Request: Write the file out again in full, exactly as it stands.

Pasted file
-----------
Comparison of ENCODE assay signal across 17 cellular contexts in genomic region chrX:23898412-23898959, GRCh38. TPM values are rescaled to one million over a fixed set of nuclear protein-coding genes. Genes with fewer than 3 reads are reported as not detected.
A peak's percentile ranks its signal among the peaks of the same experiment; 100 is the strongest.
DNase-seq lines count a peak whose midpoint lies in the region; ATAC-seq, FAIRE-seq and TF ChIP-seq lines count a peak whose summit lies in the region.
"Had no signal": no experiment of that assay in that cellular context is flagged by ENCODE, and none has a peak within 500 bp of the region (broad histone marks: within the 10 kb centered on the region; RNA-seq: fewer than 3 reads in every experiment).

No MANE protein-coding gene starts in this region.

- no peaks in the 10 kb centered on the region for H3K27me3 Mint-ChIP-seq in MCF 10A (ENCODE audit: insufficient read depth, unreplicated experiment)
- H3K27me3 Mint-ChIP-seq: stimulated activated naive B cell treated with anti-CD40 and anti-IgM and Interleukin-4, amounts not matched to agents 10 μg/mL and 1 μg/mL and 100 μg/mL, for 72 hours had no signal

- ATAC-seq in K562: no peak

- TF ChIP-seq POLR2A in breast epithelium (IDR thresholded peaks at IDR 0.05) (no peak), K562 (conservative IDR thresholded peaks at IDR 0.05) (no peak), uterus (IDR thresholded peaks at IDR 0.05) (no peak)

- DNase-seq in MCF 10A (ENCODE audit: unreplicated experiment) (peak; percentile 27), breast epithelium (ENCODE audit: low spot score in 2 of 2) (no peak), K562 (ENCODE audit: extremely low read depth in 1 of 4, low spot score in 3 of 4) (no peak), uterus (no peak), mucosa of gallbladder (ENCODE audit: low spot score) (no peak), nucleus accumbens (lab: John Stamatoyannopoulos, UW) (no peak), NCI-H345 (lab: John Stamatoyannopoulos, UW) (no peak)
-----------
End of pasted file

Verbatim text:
Comparison of ENCODE assay signal across 17 cellular contexts in genomic region chrX:23898412-23898959, GRCh38. TPM values are rescaled to one million over a fixed set of nuclear protein-coding genes. Genes with fewer than 3 reads are reported as not detected.
A peak's percentile ranks its signal among the peaks of the same experiment; 100 is the strongest.
DNase-seq lines count a peak whose midpoint lies in the region; ATAC-seq, FAIRE-seq and TF ChIP-seq lines count a peak whose summit lies in the region.
"Had no signal": no experiment of that assay in that cellular context is flagged by ENCODE, and none has a peak within 500 bp of the region (broad histone marks: within the 10 kb centered on the region; RNA-seq: fewer than 3 reads in every experiment).

No MANE protein-coding gene starts in this region.

- no peaks in the 10 kb centered on the region for H3K27me3 Mint-ChIP-seq in MCF 10A (ENCODE audit: insufficient read depth, unreplicated experiment)
- H3K27me3 Mint-ChIP-seq: stimulated activated naive B cell treated with anti-CD40 and anti-IgM and Interleukin-4, amounts not matched to agents 10 μg/mL and 1 μg/mL and 100 μg/mL, for 72 hours had no signal

- ATAC-seq in K562: no peak

- TF ChIP-seq POLR2A in breast epithelium (IDR thresholded peaks at IDR 0.05) (no peak), K562 (conservative IDR thresholded peaks at IDR 0.05) (no peak), uterus (IDR thresholded peaks at IDR 0.05) (no peak)

- DNase-seq in MCF 10A (ENCODE audit: unreplicated experiment) (peak; percentile 27), breast epithelium (ENCODE audit: low spot score in 2 of 2) (no peak), K562 (ENCODE audit: extremely low read depth in 1 of 4, low spot score in 3 of 4) (no peak), uterus (no peak), mucosa of gallbladder (ENCODE audit: low spot score) (no peak), nucleus accumbens (lab: John Stamatoyannopoulos, UW) (no peak), NCI-H345 (lab: John Stamatoyannopoulos, UW) (no peak)